That said, Pauls added, …“most kids are doing a good job” of handling those stresses. “They’re developing resilience, they’re helping each other, they’re learning new skills, developing patience and understanding of each other.”
Alexander made a slightly different observation: “A small number of kids come to us with emotional issues to resolve,” Alexander said, “as well as reading and writing challenges. And with all kids their skills develop at different speeds.” Some kids pick it right up, she said, while “others take a few years to overcome what could be lagging emotional skills.” But such dysregulation, she said, usually resolves itself by the middle grades, which is 5th- and 6th-grade students.
The key to such development among students is the work plan developed by administrators, the teacher and the support staff. The students are gauged by how much progress they are making, and how well they are learning to channel their emotions in productive ways. Teachers and support staff meet as much as weekly to make sure students are progressing, and if not, they might need to adjust their work plans.
In today’s schooling, it’s one of the three pillars of a school’s educational plan for each student: that is, measuring academic performance, engagement, and social-emotional assessment.
That’s why, as Collins noted, school budgets have been on the increase throughout the past decade. Not only are schools being asked to provide more social-emotional support for reasons outside the school, but it’s also because educators have discovered a child’s emotional stability and strength is a key part of insuring students are prepared to learn. And that was years prior to the pandemic.
In the pandemic, that need has only become more apparent.
Despite the fact that the fatigue from the pandemic is higher even than last year, the RNeSU school administrators we talked with aren’t pessimistic looking forward. That’s for two reasons: staffing problems will eventually be resolved, and the community support, they say, has been gratifying.
“I have to say that our families in Pittsford have been incredibly supportive, compassionate and understanding that we all have to tackle these issues and challenges together,” Alexander said. “I feel very fortunate to be able to say that.”
Added Collins: “We’re asking way more of our parents than they are asking of us.”
Collins and Alexander also praised the role school nurses have played during the pandemic.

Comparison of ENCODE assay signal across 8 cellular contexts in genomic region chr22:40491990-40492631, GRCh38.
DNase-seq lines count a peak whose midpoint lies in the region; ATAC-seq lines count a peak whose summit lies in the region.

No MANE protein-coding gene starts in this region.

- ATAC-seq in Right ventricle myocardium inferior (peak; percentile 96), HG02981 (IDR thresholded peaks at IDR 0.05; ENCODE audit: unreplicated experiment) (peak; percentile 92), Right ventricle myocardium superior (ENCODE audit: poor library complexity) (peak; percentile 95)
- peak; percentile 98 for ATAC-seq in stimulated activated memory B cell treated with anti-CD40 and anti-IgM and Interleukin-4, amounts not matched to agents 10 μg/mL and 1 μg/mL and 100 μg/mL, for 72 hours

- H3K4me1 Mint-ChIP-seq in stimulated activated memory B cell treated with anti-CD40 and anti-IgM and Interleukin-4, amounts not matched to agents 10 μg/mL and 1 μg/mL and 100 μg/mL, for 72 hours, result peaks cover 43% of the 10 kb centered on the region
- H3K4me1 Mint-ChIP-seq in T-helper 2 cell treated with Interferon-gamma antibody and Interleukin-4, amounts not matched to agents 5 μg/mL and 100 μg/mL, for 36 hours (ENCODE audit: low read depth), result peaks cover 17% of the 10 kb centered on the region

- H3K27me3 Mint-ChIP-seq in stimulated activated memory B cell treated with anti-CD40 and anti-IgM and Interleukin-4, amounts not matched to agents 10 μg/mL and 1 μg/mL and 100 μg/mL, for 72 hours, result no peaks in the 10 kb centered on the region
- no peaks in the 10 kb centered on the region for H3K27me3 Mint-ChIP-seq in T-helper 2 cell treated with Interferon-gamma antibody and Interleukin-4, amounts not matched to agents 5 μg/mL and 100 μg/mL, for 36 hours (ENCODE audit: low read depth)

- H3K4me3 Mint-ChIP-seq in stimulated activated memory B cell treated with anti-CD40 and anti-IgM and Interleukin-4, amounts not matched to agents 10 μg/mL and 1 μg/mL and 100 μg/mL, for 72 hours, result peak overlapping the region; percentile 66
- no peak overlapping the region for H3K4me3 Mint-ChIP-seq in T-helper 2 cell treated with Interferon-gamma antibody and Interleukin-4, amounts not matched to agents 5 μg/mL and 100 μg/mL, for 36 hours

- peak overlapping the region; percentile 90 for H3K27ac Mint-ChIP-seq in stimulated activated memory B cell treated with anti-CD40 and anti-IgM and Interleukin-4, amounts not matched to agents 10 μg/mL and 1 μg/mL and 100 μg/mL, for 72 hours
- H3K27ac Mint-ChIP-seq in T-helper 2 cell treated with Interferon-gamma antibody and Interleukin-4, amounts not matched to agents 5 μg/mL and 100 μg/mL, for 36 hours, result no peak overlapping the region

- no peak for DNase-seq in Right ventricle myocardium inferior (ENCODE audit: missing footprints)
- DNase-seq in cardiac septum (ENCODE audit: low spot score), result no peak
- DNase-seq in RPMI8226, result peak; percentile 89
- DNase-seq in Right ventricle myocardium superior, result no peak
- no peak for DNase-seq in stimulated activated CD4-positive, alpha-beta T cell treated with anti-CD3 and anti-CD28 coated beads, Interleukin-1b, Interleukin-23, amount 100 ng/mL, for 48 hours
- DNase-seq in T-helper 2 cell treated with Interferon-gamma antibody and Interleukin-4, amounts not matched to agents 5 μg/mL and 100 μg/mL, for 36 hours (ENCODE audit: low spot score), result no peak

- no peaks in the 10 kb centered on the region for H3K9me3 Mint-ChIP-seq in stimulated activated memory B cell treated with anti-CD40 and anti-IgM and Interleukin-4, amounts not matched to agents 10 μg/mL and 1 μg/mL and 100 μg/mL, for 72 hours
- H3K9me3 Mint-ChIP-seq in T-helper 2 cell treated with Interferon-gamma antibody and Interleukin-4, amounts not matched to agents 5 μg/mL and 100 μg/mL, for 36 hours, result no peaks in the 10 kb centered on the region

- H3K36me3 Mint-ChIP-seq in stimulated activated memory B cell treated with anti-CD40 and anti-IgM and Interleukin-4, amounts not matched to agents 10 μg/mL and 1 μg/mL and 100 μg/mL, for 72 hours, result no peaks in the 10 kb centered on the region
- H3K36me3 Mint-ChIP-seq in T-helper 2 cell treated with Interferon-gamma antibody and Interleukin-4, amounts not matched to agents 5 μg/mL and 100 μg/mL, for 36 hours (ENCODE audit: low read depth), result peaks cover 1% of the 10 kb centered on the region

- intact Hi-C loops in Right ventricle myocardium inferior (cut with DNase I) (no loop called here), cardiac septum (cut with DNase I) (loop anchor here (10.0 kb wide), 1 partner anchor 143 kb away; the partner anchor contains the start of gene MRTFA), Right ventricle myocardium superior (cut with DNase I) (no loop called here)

“Our school nurses have really stepped up,” Collins said. “They’ve been these hubs of creativity and clarity.” That’s important when determining whether students or staff are sick, or contagious, and what that might mean for quarantining an individual, class or entire school. Recently, for example, Neshobe Elementary had to close for three days because of a Covid outbreak, a decision that was made in concert with the school nurse, principal and superintendent. Such Covid outbreaks also consume added hours in the day. Each instance, Alexander said, requires an additional four to seven hours to work through.
And those incidents have happened more frequently than most of us know.
“I’d say, on average, we have one or more incidents of Covid every day within the district,” Collins said, adding that the schools are determined to keep students in class as much as they can, while also being safe.
Throughout all the challenges, the practice of restorative work is the principle that seems to keep teachers, counselors and administrators hopeful. The principle is simple enough: if a student acts out, the solution is not punitive, but to work with that student so he or she learns from that behavior.
That very practice often takes one-on-one work with support staff and/or the teacher. But it’s also the difference between developing a student’s emotional growth or perhaps stunting it. In the old days, Collins said, students were disciplined in ways that more recent research suggests was more harmful than helpful. But it’s also why when the support system breaks down, havoc can spike.
The question, Collins said, is to ask what is discipline. Today, she said, discipline means holding students accountable and teaching them how to learn from incidents in which they didn’t behave well.
With that acknowledged, Collins, Alexander and Pauls all emphasized that the majority of students in the school district were doing well. The occasional incident will continue to happen, they acknowledged, and will be magnified because the student support system is understaffed. And while beefing up staff is a straightforward solution, it’s still not easily resolved.
“For the first time in my professional career as a school administrator,” Collins said, “having money to hire people is not the problem. We have the money. We just can’t find the people. That’s our biggest challenge.”